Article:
Before a post-divorce road trip Chris Ames had been ensconced in French domesticity, with a wife, two children, and a regular job. Returning to Paris after that trip, he became an American vagabond and seeker who, lacking sufficient means and motivation to pay the rent and invest again in permanence, opted for homelessness. He soon found an unexpected place to pitch his tent—an abandoned golf course. Ames recounts a full year spent living there, with little baggage, through snow and heat, while commuting to his job as an English teacher in the city. Developing his urban-survivor skills, he rekindles relationships, starts others, offers glimpses of Parisian society—homeless and not—and ruminates on direction and the lack thereof.
Ames circles serious questions, rarely losing a sense of irony, bewilderment, or amusement, especially at his circumstances, with their inherent discomforts, risks, and not-so-reassuring self-revelation. As readers see him stumble into renewed social bonds, his skewed searching and unconventional existence will engage and sometimes befuddle them.
“I’m not saying become homeless, but do understand it opens many doors, and helps us appreciate the doors we can close.”—from the introduction
Winner of the Nonfiction Award in the Utah Division of Arts and Museums Original Writing Competition Interview with Tom Williams at Access Utah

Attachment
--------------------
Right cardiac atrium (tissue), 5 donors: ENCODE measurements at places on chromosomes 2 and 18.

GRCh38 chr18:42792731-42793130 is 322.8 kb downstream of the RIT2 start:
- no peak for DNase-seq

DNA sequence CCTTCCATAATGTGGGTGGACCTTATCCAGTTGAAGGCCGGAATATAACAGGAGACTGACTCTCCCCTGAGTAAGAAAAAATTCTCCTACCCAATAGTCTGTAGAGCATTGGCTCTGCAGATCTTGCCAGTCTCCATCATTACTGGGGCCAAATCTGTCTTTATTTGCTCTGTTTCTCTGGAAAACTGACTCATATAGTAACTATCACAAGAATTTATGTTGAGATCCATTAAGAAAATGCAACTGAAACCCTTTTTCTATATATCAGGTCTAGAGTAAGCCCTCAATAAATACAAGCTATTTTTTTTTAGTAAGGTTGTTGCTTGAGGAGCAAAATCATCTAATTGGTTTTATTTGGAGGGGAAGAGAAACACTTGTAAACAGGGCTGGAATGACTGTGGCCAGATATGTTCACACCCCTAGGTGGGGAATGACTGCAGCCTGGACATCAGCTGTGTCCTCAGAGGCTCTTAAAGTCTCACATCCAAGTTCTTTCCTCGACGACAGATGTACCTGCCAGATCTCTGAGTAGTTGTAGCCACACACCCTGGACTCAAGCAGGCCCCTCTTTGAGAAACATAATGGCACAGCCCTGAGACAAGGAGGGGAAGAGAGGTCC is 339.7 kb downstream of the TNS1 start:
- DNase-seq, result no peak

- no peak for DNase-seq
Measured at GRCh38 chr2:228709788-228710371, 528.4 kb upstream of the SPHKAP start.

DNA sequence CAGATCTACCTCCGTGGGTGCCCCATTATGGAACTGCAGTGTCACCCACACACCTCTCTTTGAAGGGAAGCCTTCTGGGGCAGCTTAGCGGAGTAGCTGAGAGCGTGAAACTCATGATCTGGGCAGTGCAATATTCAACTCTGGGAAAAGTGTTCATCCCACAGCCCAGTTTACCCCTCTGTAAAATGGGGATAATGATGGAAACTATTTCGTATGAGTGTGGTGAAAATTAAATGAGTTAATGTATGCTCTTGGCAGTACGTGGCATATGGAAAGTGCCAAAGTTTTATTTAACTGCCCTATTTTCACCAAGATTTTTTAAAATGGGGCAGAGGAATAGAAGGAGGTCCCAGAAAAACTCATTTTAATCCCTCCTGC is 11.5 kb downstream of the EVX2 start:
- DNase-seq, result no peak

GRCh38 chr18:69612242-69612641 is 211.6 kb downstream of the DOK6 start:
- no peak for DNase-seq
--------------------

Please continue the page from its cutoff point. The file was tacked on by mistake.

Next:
Chris Ames was born and raised in Utah, but has spent the past thirty-eight years trying to understand the planet and its people—learning a handful of languages and traveling in a hundred countries. Currently homeless, he was most recently heard from while making his way from Iran through “the Stans” to China.
Praise and Reviews:
“A rollicking, irreverent, politically incorrect, humorous tale. At the heart of Ames’s work is a call for the examination of our lives; of the hustle and bustle, the pressure of modern twenty-first century life.”
—Jeff Metcalf, author of Requiem for the Living
“A highly readable, highly entertaining, and, ultimately, haunting tale. This narrator and the characters who stumble into his close-to-the-earth, close-to-the-bone world are as fully developed as any you’d find in a novel and his language is just as evocative.”
—Rebecca Rule, author of Live Free and Eat Pie! and The Best Revenge